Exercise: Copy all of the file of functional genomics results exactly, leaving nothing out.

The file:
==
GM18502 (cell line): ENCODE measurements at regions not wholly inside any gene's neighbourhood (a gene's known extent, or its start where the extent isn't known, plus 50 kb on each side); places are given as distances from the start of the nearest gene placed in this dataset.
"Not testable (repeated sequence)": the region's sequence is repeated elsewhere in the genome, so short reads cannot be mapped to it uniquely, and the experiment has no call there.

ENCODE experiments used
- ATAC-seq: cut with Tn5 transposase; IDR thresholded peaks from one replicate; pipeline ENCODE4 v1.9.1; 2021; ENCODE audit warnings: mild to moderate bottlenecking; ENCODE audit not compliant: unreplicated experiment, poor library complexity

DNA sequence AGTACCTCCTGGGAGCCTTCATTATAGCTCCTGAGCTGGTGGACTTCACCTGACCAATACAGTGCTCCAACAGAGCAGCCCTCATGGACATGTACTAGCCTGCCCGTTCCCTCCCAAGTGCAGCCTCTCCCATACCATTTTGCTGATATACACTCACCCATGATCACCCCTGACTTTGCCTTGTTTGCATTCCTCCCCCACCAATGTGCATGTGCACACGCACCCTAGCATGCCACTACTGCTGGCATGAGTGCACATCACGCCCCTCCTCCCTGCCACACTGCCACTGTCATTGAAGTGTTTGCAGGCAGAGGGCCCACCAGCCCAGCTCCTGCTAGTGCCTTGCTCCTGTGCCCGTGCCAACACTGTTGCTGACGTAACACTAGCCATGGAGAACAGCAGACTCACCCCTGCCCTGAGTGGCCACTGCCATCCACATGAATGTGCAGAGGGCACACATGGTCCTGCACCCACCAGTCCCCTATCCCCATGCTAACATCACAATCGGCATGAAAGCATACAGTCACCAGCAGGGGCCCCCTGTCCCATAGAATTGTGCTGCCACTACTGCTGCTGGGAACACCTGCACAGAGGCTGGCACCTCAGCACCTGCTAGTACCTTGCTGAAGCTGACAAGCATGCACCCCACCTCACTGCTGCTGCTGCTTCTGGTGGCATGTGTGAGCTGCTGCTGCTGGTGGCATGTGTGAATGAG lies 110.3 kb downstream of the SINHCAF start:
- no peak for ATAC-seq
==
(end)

GM18502 (cell line): ENCODE measurements at regions not wholly inside any gene's neighbourhood (a gene's known extent, or its start where the extent isn't known, plus 50 kb on each side); places are given as distances from the start of the nearest gene placed in this dataset.
"Not testable (repeated sequence)": the region's sequence is repeated elsewhere in the genome, so short reads cannot be mapped to it uniquely, and the experiment has no call there.

ENCODE experiments used
- ATAC-seq: cut with Tn5 transposase; IDR thresholded peaks from one replicate; pipeline ENCODE4 v1.9.1; 2021; ENCODE audit warnings: mild to moderate bottlenecking; ENCODE audit not compliant: unreplicated experiment, poor library complexity

DNA sequence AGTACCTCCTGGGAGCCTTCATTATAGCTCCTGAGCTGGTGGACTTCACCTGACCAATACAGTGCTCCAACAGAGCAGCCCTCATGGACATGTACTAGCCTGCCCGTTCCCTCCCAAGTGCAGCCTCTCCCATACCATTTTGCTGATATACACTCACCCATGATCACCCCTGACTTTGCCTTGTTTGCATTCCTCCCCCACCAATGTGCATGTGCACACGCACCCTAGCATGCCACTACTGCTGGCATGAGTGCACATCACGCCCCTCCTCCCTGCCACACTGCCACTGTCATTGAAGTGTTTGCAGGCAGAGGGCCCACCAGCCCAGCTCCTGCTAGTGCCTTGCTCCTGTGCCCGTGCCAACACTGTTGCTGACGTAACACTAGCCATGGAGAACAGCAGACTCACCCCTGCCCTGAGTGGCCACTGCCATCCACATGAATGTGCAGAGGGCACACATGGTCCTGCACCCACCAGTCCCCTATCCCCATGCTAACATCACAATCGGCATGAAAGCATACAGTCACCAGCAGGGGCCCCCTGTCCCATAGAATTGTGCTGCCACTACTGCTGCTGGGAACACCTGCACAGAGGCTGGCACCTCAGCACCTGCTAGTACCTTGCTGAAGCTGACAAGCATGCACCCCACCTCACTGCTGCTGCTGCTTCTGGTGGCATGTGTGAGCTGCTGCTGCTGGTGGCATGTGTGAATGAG lies 110.3 kb downstream of the SINHCAF start:
- no peak for ATAC-seq